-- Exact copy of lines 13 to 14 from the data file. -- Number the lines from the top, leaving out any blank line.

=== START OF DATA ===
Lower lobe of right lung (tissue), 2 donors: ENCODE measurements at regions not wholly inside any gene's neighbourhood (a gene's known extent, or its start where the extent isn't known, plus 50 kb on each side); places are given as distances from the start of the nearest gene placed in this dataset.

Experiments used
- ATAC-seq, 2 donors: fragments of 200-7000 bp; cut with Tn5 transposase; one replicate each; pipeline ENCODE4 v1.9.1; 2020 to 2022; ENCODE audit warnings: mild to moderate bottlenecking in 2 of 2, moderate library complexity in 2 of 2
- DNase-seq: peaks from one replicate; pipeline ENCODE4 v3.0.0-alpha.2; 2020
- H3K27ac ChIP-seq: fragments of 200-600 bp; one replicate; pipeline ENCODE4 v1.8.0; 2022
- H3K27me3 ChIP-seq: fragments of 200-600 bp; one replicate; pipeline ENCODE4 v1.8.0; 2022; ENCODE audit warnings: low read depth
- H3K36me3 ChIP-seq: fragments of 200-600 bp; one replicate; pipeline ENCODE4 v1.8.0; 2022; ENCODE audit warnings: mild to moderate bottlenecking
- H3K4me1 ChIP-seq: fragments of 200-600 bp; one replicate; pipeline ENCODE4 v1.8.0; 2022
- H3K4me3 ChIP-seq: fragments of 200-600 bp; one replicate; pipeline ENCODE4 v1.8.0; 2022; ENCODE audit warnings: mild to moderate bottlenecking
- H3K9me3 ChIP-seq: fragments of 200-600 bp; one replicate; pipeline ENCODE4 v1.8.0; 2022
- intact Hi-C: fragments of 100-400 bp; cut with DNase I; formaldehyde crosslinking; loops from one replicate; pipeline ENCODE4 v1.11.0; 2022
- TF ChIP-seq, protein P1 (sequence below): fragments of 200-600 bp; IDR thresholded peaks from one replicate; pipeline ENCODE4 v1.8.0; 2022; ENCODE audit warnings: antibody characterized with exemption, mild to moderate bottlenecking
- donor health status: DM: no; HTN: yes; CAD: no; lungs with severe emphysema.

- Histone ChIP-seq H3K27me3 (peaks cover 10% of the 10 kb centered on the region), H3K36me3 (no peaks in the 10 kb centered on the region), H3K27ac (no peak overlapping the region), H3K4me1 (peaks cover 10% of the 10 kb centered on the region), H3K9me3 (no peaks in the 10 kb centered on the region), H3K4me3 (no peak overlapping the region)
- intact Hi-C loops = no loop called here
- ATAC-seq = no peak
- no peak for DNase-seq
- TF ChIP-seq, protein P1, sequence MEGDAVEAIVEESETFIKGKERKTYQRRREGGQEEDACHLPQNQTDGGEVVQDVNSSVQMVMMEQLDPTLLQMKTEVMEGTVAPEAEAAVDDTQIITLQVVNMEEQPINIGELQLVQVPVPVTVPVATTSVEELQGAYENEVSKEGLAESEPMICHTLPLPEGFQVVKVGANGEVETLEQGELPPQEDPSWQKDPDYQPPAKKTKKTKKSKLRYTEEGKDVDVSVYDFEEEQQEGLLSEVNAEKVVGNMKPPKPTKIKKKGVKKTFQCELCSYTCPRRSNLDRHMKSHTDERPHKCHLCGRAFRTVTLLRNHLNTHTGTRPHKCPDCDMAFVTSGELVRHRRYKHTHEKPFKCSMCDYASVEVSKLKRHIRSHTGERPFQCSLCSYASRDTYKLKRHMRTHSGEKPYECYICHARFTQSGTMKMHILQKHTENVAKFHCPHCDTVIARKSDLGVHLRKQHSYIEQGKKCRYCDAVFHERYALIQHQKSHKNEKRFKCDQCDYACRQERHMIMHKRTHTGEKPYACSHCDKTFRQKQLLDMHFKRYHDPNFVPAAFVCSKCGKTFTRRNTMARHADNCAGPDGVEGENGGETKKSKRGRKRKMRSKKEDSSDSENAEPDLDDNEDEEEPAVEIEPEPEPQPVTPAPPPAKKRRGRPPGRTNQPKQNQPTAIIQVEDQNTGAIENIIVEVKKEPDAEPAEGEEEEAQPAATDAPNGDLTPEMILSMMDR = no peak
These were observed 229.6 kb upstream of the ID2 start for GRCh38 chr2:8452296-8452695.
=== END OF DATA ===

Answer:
- donor health status: DM: no; HTN: yes; CAD: no; lungs with severe emphysema.

- Histone ChIP-seq H3K27me3 (peaks cover 10% of the 10 kb centered on the region), H3K36me3 (no peaks in the 10 kb centered on the region), H3K27ac (no peak overlapping the region), H3K4me1 (peaks cover 10% of the 10 kb centered on the region), H3K9me3 (no peaks in the 10 kb centered on the region), H3K4me3 (no peak overlapping the region)